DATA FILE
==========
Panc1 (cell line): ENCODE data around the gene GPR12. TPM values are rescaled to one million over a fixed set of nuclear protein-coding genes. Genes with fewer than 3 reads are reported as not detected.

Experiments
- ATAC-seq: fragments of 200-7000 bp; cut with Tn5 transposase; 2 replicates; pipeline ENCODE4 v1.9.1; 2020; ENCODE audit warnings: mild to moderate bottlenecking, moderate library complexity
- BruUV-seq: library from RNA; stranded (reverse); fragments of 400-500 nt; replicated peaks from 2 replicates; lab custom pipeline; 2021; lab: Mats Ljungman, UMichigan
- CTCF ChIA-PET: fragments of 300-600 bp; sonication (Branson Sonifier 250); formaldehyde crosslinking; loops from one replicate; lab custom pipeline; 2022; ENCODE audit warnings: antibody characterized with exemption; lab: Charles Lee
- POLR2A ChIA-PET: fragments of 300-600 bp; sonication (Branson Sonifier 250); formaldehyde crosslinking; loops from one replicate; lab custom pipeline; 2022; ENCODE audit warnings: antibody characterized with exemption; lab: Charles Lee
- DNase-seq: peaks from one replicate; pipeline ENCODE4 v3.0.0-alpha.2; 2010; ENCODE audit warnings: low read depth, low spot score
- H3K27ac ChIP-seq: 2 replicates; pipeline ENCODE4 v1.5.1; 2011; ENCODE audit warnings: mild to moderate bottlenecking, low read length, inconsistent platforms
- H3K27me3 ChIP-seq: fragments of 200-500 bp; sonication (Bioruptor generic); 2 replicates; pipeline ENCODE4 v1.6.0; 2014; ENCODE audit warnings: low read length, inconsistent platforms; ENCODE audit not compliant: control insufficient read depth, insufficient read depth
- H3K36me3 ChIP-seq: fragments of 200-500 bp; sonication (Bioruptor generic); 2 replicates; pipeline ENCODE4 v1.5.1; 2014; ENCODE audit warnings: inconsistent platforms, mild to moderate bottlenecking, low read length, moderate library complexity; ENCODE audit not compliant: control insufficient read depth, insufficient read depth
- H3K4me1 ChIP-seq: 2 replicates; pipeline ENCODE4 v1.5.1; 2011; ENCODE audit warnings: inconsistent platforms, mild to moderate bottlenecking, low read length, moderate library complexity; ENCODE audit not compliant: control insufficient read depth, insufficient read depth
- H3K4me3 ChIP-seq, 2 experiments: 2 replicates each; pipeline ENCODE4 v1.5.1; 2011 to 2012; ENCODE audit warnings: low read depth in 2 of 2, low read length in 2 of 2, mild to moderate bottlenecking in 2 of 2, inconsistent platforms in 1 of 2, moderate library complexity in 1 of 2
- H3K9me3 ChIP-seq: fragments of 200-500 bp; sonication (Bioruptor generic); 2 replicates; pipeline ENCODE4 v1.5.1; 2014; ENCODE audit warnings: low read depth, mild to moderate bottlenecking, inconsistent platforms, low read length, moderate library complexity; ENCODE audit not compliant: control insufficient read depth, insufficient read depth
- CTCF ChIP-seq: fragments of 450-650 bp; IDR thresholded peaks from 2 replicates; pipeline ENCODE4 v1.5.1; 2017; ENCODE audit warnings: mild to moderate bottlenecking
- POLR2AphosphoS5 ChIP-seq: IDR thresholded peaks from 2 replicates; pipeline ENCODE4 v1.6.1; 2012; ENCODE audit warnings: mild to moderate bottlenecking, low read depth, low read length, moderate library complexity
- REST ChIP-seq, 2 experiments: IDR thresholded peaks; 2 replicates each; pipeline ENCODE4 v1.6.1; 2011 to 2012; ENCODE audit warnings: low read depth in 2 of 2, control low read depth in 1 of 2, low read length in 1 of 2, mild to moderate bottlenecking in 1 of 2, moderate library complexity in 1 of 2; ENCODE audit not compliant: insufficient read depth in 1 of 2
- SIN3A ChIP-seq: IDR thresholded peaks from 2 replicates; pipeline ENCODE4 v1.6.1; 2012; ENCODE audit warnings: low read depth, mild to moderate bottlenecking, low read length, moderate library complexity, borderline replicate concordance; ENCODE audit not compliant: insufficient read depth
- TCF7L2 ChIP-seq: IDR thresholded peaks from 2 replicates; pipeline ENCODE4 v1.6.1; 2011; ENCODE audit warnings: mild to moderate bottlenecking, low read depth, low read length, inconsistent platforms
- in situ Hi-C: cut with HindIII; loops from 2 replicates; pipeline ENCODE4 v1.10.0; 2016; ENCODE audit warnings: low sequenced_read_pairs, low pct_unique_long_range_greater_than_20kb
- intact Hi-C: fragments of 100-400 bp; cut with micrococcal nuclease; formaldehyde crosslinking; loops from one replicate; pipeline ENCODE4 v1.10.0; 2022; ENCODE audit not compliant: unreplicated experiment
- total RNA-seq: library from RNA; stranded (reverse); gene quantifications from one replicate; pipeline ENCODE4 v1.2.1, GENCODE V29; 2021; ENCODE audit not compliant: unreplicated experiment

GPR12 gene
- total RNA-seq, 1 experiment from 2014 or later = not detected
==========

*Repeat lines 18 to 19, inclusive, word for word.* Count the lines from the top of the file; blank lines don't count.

- TCF7L2 ChIP-seq: IDR thresholded peaks from 2 replicates; pipeline ENCODE4 v1.6.1; 2011; ENCODE audit warnings: mild to moderate bottlenecking, low read depth, low read length, inconsistent platforms
- in situ Hi-C: cut with HindIII; loops from 2 replicates; pipeline ENCODE4 v1.10.0; 2016; ENCODE audit warnings: low sequenced_read_pairs, low pct_unique_long_range_greater_than_20kb